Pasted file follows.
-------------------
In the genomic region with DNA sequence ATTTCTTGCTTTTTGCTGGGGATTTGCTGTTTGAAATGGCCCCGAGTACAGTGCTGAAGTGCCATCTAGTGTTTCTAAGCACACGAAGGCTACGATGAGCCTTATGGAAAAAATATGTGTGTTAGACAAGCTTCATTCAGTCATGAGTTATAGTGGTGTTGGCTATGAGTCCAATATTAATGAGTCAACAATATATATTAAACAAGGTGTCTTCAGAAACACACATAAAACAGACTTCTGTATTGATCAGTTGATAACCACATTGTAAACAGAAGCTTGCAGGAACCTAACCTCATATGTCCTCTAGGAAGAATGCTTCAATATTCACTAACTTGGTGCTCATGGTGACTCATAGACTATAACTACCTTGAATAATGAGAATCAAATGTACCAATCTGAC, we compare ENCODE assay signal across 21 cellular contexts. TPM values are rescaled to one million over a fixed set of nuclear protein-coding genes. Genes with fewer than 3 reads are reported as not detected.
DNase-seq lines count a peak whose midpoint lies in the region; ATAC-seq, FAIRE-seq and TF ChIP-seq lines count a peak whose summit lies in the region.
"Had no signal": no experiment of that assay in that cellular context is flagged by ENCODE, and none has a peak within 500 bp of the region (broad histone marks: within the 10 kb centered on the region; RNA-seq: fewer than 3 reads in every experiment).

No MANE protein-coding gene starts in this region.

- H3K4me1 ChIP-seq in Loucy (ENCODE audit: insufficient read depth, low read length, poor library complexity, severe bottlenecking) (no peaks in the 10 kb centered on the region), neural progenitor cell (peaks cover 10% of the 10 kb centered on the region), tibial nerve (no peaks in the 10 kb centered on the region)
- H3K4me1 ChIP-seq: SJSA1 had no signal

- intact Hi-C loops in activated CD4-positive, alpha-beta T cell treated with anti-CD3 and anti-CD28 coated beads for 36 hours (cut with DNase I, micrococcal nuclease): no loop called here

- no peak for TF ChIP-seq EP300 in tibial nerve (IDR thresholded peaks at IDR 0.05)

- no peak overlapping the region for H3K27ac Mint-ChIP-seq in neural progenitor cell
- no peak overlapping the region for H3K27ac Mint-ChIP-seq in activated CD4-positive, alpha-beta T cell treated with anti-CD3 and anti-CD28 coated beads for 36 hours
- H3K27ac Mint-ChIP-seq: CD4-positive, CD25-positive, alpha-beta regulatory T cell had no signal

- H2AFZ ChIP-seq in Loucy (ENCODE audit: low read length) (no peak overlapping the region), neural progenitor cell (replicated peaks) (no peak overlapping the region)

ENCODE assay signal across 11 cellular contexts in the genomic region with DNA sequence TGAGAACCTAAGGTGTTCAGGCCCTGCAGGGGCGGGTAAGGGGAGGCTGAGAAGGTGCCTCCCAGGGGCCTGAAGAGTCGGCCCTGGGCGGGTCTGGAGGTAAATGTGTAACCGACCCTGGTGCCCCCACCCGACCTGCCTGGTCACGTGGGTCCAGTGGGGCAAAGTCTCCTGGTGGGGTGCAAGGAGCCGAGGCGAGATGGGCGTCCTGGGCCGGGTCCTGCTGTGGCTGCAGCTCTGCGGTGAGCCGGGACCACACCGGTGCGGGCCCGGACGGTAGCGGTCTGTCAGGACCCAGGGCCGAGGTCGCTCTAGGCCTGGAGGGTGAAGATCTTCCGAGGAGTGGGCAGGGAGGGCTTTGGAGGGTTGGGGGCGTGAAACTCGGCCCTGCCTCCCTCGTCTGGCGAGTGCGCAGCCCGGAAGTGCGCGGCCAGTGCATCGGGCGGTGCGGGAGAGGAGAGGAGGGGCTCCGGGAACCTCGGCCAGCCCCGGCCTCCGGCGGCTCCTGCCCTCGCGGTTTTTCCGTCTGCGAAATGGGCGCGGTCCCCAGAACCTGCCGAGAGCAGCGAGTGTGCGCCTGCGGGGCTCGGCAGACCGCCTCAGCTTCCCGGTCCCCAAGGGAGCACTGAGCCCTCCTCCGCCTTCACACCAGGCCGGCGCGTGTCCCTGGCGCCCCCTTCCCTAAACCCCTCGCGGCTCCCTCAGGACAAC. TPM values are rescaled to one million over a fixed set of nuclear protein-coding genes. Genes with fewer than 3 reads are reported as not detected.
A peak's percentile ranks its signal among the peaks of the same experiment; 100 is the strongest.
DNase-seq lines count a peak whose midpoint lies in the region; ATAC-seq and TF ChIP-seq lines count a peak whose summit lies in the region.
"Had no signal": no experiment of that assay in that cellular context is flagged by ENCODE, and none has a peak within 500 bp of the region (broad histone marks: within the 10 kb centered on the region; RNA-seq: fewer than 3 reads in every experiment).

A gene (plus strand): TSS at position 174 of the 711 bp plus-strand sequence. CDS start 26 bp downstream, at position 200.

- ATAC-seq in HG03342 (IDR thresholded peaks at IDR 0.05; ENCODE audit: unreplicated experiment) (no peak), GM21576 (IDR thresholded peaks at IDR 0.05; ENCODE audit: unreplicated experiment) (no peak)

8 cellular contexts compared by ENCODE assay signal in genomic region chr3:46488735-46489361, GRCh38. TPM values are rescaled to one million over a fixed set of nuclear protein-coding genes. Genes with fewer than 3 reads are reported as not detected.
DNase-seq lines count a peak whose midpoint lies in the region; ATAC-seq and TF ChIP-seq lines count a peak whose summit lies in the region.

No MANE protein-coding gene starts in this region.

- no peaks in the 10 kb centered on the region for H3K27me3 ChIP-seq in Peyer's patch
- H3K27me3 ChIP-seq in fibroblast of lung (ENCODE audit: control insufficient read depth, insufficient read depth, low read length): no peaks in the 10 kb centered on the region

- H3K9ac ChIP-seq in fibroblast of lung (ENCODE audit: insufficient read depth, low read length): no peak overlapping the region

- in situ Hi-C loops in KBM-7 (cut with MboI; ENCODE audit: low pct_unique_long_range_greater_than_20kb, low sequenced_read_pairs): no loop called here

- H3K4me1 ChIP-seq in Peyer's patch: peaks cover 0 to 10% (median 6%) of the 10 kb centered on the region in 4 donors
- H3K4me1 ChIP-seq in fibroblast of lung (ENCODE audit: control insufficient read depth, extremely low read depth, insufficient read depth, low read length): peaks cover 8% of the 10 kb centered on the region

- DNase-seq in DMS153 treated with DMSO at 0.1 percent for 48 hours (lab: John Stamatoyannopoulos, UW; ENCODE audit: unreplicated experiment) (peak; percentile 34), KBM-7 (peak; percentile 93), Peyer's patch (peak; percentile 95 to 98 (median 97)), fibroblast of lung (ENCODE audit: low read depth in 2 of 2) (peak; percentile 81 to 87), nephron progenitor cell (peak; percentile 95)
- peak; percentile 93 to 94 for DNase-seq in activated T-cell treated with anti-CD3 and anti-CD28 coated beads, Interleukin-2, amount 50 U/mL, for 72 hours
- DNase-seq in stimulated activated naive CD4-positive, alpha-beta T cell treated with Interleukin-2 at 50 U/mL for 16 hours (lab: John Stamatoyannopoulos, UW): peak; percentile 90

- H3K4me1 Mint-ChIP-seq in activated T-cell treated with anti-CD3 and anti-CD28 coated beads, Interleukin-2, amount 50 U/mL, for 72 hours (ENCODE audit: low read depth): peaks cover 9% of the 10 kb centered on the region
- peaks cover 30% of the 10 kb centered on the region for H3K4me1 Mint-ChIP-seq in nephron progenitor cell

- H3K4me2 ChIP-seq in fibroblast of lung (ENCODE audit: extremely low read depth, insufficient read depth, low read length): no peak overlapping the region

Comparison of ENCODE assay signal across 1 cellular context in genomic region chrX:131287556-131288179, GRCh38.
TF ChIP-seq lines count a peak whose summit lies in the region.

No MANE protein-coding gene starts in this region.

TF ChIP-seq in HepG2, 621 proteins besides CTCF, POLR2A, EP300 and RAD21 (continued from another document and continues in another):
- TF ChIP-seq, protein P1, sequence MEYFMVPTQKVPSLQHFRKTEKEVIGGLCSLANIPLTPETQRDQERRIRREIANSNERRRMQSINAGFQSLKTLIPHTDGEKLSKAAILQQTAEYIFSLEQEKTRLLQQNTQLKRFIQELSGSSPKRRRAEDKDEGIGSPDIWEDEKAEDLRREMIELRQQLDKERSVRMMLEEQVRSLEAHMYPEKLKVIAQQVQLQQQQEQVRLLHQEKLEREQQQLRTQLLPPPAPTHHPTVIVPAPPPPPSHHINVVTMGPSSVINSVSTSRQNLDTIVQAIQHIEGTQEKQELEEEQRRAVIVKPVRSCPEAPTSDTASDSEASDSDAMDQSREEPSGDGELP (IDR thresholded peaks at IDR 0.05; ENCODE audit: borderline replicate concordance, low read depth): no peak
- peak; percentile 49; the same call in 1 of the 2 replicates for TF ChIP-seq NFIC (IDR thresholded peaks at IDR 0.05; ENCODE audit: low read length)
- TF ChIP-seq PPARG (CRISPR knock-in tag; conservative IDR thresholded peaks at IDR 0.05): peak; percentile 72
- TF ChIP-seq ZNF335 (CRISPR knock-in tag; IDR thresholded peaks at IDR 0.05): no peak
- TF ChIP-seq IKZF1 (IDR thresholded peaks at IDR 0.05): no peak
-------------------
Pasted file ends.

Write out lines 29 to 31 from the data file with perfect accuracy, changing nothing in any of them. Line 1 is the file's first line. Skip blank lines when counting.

- peak; percentile 93 to 94 for DNase-seq in activated T-cell treated with anti-CD3 and anti-CD28 coated beads, Interleukin-2, amount 50 U/mL, for 72 hours
- DNase-seq in stimulated activated naive CD4-positive, alpha-beta T cell treated with Interleukin-2 at 50 U/mL for 16 hours (lab: John Stamatoyannopoulos, UW): peak; percentile 90

- H3K4me1 Mint-ChIP-seq in activated T-cell treated with anti-CD3 and anti-CD28 coated beads, Interleukin-2, amount 50 U/mL, for 72 hours (ENCODE audit: low read depth): peaks cover 9% of the 10 kb centered on the region